In the eyes of many nations, the U.S. resorts to multilateralism when it knows it will get international support and falls back on unilateralism when it knows the world community will not support its actions. A classic example is how the U.S. used Resolution 1441 of the U.N. Security Council to justify attacking Iraq, but has refused to involve the U.N. in setting up a new Iraqi government.

The U.S. is troubled when its enemies possess weapons of mass destruction, but is not troubled when its allies or itself possess similar weapons. Thus, the presence of such weapons by itself is not intrinsically evil. The rest of the world sees this as hypocrisy but most Americans don’t.

This asymmetry goes much beyond owning weapons of mass destruction. Several Americans think that the U.S. is the world’s oldest democracy, while some feel it is the world’s only democracy. When told that democracy is widespread in Europe, they respond by saying that there Europeans practice socialism and call it democracy. Similarly, most Americans are not troubled when their defense secretary says that the Iraqis can elect any government as long as it is not an Islamic theocracy.

Many Americans have accepted the doctrine of pre-emptive war. When asked why most countries did not support a second resolution at the U. N. Security Council, Donald Rumsfeld replied they had not experienced first-hand the horrors of 9/11. However, Colin Powell has stated that should any other country launch a pre-emptive attack on another country, it will be regarded as having committed an act of aggression. Most the world sees this as a double standard, but Americans say each situation is different and deserves to be treated differently.

If someone were to hold a “foreign policy” mirror to Americans, they would see a nation with a self-centered concept of national security and fault it for being chauvinistic. Writing in the current issue of Foreign Policy, Minxin Pei says that American nationalism has galvanized “broad-based anti-Americanism” abroad, making the world less secure for Americans.[3] In a similar vein, McCartney argues that the U.S. can improve its national security by pursuing multilateralism.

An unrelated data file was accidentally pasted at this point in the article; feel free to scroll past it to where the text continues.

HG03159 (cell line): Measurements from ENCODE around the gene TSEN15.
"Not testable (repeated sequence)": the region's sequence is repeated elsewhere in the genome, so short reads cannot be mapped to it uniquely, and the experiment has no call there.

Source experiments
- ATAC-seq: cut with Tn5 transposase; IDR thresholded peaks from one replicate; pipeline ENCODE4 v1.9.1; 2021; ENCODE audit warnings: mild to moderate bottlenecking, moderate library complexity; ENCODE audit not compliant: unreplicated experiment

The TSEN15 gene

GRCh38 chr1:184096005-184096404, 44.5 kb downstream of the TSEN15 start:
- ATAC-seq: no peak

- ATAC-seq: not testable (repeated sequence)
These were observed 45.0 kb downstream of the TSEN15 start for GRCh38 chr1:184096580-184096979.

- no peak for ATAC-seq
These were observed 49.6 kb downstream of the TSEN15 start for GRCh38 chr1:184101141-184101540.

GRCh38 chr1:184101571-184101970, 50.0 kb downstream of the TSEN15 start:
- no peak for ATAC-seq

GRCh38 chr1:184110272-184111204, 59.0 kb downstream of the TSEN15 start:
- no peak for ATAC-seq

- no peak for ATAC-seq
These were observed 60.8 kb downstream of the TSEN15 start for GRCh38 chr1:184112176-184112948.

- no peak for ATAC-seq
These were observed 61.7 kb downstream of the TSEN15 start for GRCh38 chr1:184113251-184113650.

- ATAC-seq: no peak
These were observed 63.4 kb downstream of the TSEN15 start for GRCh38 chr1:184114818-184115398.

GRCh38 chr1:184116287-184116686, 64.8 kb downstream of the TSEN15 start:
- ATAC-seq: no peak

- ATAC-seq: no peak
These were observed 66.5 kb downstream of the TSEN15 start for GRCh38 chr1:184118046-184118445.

Acknowledging that the U.S. will not always be the world’s pre-eminent power, former Governor Howard Dean of Vermont, a presidential aspirant, has asserted that the U.S. needs to work within the fabric of international law to promote its national security, since it “won’t always have the world’s strongest military.” But none of the other presidential aspirants has reciprocated Dean’s view, and some have attacked him for questioning U.S. military superiority.

Writing in the current issue of Time magazine, Joe Klein–a long-time critic of the Bush adminstration– has declared Dean’s statement a blunder and argued that the Democrats need to “recapture the flag.” Klein should not have proffered such gratuitous advice, since the Democratic candidates have been busy outdoing each other in a show of patriotism ever since the debate over Iraq began last September.

Such nationalistic behavior does not bode well for the 2004 presidential campaign of the Democrats. The president has established beyond the shadow of a doubt that no one can be more patriotic than a commander in chief who has two victories under his belt, and who may well bring in one more in the year that remains. Why else would he choose to emerge in full “cockpit regalia” from a Viking aircraft that had just landed on the deck of the U.S.S. Abraham Lincoln? The fact that no one from the Iraqi High Command was present to sign the instrument of surrender was just a minor disappointment.


[1] Time, May 12, 2003, p. 25.

[2] “The Bush Doctrine and American Nationalism,” Annual Meeting of the American Political Science Association, August 28-September 1, 2002.

[3] “The Paradoxes of American Nationalism,” Foreign Policy, May 2003.

AHMAD FARUQUI, an economist, is a fellow with the American Institute of International Studies and the author of Rethinking the National Security of Pakistan. He can be reached at faruqui@pacbell.net